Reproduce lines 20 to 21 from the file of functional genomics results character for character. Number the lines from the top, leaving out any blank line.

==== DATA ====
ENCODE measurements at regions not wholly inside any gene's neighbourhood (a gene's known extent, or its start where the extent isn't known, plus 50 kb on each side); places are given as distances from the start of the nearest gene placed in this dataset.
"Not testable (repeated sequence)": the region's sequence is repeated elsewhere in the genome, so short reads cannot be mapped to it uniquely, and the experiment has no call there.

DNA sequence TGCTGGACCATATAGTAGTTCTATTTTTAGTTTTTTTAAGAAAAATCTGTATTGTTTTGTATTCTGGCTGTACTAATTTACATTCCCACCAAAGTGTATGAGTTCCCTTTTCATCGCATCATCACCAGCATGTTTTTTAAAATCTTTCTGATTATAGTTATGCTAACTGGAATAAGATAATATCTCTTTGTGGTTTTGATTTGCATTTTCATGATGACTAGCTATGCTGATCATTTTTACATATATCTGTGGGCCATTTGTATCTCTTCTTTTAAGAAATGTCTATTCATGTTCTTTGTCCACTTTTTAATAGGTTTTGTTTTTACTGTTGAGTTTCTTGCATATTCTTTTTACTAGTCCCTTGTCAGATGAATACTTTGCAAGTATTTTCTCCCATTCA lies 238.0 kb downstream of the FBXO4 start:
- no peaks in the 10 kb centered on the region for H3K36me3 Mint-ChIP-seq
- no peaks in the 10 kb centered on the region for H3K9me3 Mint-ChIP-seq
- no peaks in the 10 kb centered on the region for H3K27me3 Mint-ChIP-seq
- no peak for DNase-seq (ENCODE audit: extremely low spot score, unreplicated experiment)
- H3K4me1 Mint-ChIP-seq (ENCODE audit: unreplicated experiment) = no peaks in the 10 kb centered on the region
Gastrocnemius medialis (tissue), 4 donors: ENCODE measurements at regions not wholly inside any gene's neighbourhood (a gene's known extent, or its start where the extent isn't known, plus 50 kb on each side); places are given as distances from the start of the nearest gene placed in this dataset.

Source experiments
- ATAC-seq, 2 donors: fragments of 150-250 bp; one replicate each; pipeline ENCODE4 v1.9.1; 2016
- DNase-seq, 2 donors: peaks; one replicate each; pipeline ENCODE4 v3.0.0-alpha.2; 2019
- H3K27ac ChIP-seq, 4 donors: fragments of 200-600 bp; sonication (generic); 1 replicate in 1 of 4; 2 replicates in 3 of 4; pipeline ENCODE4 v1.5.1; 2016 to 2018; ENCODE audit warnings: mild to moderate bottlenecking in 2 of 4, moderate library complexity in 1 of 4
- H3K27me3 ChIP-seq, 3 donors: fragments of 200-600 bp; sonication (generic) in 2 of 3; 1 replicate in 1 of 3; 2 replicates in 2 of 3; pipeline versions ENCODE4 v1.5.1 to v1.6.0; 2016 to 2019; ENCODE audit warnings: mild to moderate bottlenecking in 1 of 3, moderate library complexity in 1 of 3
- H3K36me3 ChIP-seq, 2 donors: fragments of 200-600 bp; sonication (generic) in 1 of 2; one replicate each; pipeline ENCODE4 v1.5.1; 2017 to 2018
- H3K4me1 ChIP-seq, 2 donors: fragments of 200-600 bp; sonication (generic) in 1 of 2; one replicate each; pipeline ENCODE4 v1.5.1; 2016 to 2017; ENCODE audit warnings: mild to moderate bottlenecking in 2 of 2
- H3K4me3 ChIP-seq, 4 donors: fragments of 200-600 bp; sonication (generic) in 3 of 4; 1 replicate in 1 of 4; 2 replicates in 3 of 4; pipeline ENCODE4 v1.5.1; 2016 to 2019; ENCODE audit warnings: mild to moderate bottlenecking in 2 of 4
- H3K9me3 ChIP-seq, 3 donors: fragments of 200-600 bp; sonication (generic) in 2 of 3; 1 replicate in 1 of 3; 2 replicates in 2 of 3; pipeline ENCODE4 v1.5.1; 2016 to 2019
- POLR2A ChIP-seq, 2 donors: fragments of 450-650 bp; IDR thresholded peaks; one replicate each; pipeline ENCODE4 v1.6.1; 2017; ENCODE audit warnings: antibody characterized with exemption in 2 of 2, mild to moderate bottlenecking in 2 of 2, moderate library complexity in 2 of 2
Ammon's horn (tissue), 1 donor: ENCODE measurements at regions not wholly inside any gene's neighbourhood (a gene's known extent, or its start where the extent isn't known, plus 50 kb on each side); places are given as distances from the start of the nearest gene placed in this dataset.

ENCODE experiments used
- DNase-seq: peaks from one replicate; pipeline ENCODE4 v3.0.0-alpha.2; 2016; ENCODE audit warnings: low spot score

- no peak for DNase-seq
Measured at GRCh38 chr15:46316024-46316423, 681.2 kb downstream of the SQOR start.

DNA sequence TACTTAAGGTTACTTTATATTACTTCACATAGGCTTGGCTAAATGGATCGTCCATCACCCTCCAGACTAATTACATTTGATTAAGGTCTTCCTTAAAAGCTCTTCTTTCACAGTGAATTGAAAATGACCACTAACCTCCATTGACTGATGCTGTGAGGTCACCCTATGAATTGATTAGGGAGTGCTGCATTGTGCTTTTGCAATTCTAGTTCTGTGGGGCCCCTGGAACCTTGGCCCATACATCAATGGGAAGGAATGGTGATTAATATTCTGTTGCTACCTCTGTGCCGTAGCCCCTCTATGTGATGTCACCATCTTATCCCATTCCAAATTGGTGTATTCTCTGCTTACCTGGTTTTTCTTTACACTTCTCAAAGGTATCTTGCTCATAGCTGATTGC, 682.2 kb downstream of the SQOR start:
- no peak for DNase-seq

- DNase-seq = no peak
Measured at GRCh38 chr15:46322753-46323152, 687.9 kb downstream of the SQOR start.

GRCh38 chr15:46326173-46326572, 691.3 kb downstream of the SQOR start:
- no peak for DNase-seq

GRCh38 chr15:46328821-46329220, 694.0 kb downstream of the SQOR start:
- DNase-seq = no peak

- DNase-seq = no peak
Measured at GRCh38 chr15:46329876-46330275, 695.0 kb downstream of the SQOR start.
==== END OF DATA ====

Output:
Ammon's horn (tissue), 1 donor: ENCODE measurements at regions not wholly inside any gene's neighbourhood (a gene's known extent, or its start where the extent isn't known, plus 50 kb on each side); places are given as distances from the start of the nearest gene placed in this dataset.

ENCODE experiments used